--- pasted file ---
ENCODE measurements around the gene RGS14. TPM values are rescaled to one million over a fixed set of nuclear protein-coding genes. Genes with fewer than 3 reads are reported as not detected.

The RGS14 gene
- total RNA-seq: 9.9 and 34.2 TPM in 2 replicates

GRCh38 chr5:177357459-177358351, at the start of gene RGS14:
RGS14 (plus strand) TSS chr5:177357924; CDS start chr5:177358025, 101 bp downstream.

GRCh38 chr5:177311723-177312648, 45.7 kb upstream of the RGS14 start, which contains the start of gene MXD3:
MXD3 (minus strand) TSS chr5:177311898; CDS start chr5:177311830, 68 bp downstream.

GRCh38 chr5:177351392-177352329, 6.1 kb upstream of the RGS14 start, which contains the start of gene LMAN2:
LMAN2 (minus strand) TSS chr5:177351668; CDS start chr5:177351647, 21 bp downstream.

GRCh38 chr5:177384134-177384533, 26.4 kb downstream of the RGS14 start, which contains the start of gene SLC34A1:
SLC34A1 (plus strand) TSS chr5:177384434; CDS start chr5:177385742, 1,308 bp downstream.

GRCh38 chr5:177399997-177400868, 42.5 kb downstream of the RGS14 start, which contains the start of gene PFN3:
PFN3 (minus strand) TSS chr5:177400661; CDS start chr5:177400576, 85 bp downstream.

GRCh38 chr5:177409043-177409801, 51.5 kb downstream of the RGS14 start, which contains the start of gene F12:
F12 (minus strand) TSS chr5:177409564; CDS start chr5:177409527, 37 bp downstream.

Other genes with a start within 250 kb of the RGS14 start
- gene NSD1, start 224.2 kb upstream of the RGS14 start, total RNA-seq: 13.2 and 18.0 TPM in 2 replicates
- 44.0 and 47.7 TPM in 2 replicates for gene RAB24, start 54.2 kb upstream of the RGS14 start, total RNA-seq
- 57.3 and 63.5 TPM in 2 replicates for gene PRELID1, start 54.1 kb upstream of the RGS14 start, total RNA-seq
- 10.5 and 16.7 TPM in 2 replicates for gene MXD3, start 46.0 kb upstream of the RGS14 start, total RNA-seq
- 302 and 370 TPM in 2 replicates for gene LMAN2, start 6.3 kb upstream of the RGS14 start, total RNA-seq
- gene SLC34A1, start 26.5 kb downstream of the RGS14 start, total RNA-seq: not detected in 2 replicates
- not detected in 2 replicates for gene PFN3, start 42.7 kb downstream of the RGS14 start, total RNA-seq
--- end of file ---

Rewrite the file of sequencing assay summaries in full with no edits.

ENCODE measurements around the gene RGS14. TPM values are rescaled to one million over a fixed set of nuclear protein-coding genes. Genes with fewer than 3 reads are reported as not detected.

The RGS14 gene
- total RNA-seq: 9.9 and 34.2 TPM in 2 replicates

GRCh38 chr5:177357459-177358351, at the start of gene RGS14:
RGS14 (plus strand) TSS chr5:177357924; CDS start chr5:177358025, 101 bp downstream.

GRCh38 chr5:177311723-177312648, 45.7 kb upstream of the RGS14 start, which contains the start of gene MXD3:
MXD3 (minus strand) TSS chr5:177311898; CDS start chr5:177311830, 68 bp downstream.

GRCh38 chr5:177351392-177352329, 6.1 kb upstream of the RGS14 start, which contains the start of gene LMAN2:
LMAN2 (minus strand) TSS chr5:177351668; CDS start chr5:177351647, 21 bp downstream.

GRCh38 chr5:177384134-177384533, 26.4 kb downstream of the RGS14 start, which contains the start of gene SLC34A1:
SLC34A1 (plus strand) TSS chr5:177384434; CDS start chr5:177385742, 1,308 bp downstream.

GRCh38 chr5:177399997-177400868, 42.5 kb downstream of the RGS14 start, which contains the start of gene PFN3:
PFN3 (minus strand) TSS chr5:177400661; CDS start chr5:177400576, 85 bp downstream.

GRCh38 chr5:177409043-177409801, 51.5 kb downstream of the RGS14 start, which contains the start of gene F12:
F12 (minus strand) TSS chr5:177409564; CDS start chr5:177409527, 37 bp downstream.

Other genes with a start within 250 kb of the RGS14 start
- gene NSD1, start 224.2 kb upstream of the RGS14 start, total RNA-seq: 13.2 and 18.0 TPM in 2 replicates
- 44.0 and 47.7 TPM in 2 replicates for gene RAB24, start 54.2 kb upstream of the RGS14 start, total RNA-seq
- 57.3 and 63.5 TPM in 2 replicates for gene PRELID1, start 54.1 kb upstream of the RGS14 start, total RNA-seq
- 10.5 and 16.7 TPM in 2 replicates for gene MXD3, start 46.0 kb upstream of the RGS14 start, total RNA-seq
- 302 and 370 TPM in 2 replicates for gene LMAN2, start 6.3 kb upstream of the RGS14 start, total RNA-seq
- gene SLC34A1, start 26.5 kb downstream of the RGS14 start, total RNA-seq: not detected in 2 replicates
- not detected in 2 replicates for gene PFN3, start 42.7 kb downstream of the RGS14 start, total RNA-seq